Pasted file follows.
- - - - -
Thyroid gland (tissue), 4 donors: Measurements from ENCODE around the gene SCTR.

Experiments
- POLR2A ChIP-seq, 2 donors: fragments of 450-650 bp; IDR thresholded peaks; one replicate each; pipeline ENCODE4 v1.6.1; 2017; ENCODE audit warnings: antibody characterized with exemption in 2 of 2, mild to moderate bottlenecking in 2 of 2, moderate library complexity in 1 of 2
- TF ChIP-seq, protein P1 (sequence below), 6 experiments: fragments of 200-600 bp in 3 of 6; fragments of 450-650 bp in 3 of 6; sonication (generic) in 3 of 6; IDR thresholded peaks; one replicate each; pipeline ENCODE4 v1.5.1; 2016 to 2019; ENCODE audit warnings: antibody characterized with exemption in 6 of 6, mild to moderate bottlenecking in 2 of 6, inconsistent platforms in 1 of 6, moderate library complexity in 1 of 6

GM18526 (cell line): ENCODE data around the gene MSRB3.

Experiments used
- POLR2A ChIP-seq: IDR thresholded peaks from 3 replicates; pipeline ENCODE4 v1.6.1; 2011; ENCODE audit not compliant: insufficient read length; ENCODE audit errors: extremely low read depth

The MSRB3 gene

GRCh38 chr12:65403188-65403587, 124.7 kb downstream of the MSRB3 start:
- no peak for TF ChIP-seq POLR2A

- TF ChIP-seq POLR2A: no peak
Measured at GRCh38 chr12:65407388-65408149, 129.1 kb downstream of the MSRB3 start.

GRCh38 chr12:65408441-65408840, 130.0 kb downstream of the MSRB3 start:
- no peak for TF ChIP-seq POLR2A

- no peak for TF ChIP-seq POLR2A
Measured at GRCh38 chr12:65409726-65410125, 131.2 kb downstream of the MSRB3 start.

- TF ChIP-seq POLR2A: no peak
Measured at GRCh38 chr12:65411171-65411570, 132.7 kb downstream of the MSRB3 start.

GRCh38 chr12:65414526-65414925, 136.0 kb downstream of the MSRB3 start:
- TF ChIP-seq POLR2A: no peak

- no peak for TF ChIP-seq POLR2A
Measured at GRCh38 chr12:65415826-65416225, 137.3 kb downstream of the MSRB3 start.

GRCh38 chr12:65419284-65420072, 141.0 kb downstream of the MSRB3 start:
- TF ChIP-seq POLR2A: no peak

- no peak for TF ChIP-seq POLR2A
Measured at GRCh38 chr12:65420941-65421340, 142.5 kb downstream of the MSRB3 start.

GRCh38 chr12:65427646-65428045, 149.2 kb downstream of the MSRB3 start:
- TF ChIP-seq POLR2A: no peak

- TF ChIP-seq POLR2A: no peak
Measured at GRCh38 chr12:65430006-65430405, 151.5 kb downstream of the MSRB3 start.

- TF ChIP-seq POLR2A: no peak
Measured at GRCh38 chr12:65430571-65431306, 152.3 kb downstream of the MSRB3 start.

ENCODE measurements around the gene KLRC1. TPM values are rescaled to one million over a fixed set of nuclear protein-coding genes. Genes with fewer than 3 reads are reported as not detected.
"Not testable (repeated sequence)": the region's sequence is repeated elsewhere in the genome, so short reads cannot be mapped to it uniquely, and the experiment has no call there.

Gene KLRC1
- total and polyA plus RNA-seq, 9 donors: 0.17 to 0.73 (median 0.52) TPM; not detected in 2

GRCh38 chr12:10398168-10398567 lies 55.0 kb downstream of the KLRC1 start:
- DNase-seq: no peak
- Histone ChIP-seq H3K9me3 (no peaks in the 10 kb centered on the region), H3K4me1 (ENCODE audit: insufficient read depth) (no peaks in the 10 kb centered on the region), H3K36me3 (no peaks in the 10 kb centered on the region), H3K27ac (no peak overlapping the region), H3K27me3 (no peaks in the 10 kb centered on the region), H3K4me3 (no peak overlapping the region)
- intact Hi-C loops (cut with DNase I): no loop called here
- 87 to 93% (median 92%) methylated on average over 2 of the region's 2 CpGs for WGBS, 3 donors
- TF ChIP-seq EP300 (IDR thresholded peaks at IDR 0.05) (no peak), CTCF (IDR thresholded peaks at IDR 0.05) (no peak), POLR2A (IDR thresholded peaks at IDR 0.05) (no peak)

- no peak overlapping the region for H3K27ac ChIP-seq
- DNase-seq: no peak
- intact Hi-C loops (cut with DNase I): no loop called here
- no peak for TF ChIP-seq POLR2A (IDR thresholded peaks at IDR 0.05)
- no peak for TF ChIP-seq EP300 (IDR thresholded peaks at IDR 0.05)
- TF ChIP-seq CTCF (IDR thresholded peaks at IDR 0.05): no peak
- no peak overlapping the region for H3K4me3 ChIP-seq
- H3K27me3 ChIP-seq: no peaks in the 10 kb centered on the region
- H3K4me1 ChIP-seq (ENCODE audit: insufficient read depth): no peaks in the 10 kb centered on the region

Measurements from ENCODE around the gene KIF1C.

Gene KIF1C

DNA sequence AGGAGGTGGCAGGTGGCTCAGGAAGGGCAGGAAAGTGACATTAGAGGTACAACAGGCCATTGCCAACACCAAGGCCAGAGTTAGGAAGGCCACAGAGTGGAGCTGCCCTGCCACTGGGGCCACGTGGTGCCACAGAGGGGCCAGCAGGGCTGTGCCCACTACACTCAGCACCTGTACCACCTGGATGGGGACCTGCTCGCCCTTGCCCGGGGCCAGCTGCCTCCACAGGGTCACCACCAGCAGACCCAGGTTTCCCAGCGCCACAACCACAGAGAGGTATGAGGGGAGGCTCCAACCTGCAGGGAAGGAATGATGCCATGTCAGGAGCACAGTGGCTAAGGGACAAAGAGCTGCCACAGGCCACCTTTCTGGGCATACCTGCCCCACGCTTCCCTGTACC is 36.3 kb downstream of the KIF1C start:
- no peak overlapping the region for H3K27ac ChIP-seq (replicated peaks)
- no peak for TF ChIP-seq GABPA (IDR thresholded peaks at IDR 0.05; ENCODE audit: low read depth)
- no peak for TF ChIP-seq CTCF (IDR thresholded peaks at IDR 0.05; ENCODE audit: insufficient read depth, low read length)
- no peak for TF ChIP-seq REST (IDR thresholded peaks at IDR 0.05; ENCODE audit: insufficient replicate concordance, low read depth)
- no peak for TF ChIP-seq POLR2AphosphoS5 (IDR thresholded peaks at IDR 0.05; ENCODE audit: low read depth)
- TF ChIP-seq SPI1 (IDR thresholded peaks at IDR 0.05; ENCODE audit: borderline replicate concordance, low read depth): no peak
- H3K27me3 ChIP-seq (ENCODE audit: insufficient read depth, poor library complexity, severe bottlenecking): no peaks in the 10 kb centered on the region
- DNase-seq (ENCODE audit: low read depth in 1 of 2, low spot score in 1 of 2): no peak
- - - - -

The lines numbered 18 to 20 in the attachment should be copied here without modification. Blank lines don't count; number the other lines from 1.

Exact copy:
Measured at GRCh38 chr12:65411171-65411570, 132.7 kb downstream of the MSRB3 start.

GRCh38 chr12:65414526-65414925, 136.0 kb downstream of the MSRB3 start:
- TF ChIP-seq POLR2A: no peak